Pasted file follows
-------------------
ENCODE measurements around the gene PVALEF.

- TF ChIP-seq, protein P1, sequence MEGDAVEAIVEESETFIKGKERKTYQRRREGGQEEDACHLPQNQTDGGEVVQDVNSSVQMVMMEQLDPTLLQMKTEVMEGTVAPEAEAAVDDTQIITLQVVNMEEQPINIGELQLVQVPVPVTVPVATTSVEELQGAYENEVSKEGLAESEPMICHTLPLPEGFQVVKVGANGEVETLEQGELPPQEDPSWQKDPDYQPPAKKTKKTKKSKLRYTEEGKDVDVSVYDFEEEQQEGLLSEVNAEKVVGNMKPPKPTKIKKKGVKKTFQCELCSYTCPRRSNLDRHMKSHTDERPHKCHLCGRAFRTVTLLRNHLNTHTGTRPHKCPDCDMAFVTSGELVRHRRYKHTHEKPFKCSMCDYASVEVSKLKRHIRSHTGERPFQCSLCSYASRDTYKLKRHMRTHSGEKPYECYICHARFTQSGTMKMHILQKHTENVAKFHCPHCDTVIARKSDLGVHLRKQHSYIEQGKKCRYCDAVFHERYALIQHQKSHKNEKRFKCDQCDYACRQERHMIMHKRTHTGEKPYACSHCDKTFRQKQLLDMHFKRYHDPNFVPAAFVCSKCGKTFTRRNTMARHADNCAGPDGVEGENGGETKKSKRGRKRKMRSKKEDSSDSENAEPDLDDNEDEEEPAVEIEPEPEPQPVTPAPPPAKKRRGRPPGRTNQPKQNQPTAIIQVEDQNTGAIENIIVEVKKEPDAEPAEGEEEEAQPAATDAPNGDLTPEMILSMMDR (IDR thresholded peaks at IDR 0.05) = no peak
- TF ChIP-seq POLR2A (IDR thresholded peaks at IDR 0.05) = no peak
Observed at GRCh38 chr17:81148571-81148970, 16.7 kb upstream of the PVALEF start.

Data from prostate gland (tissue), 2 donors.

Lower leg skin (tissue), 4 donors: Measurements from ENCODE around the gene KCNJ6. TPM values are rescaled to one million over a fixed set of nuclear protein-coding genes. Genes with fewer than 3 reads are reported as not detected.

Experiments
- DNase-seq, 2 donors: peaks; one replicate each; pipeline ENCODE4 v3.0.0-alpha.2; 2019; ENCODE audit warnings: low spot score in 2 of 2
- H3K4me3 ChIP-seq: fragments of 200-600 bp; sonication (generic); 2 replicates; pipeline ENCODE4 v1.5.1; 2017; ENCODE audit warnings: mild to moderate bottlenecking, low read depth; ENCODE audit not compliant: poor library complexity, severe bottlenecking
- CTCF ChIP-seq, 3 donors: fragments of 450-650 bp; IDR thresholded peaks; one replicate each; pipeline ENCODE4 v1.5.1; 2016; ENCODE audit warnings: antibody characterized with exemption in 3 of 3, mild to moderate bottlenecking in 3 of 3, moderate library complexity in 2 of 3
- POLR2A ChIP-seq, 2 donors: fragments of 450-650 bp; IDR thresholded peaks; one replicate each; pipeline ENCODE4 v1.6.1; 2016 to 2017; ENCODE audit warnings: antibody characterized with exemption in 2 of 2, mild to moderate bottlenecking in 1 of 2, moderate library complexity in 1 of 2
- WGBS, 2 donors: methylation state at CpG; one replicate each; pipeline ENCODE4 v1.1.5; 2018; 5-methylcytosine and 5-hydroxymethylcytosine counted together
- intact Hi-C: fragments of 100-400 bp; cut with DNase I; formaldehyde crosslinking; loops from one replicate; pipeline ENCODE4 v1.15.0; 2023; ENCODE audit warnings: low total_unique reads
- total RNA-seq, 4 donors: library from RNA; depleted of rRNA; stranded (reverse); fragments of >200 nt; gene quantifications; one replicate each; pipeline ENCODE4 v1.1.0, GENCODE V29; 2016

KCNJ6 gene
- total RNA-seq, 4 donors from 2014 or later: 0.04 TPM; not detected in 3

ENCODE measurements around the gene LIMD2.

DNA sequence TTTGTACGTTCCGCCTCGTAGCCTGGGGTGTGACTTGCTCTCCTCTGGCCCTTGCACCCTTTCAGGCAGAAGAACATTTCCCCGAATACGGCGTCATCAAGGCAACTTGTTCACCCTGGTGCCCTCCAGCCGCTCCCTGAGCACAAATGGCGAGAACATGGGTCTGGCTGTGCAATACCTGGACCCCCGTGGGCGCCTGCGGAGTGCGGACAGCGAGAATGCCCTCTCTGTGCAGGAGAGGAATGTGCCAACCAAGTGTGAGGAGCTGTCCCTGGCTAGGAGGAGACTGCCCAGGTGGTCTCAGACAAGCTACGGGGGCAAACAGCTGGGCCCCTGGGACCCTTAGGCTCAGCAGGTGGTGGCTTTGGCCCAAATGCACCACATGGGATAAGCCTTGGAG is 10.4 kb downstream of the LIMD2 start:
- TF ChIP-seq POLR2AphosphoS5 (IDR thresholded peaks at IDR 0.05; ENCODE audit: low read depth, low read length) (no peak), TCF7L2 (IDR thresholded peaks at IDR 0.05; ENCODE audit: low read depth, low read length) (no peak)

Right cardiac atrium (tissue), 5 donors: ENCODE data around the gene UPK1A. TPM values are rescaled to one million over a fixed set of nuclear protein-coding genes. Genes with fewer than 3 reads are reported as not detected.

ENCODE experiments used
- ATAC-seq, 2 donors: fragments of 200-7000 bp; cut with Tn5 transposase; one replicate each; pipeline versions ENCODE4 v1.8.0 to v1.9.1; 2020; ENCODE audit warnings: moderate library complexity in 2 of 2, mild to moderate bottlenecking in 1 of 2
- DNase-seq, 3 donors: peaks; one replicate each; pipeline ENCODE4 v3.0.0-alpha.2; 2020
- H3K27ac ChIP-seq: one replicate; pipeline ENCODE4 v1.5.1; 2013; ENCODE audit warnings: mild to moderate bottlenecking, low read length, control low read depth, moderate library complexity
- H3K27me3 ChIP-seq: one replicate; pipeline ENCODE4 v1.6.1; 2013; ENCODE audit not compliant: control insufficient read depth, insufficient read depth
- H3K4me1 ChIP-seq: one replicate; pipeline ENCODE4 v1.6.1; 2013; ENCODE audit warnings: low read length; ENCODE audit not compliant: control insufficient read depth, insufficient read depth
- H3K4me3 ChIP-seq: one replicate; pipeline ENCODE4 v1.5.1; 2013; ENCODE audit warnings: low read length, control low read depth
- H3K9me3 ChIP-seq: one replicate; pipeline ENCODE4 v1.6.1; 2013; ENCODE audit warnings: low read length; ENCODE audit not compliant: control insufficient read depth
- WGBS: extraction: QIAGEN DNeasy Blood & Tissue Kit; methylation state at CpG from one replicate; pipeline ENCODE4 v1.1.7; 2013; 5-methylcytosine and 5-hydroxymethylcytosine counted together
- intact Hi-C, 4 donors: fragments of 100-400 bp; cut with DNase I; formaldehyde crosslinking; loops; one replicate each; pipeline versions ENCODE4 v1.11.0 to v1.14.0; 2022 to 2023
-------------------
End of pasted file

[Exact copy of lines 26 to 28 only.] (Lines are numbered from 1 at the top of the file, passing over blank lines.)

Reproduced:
- H3K4me1 ChIP-seq: one replicate; pipeline ENCODE4 v1.6.1; 2013; ENCODE audit warnings: low read length; ENCODE audit not compliant: control insufficient read depth, insufficient read depth
- H3K4me3 ChIP-seq: one replicate; pipeline ENCODE4 v1.5.1; 2013; ENCODE audit warnings: low read length, control low read depth
- H3K9me3 ChIP-seq: one replicate; pipeline ENCODE4 v1.6.1; 2013; ENCODE audit warnings: low read length; ENCODE audit not compliant: control insufficient read depth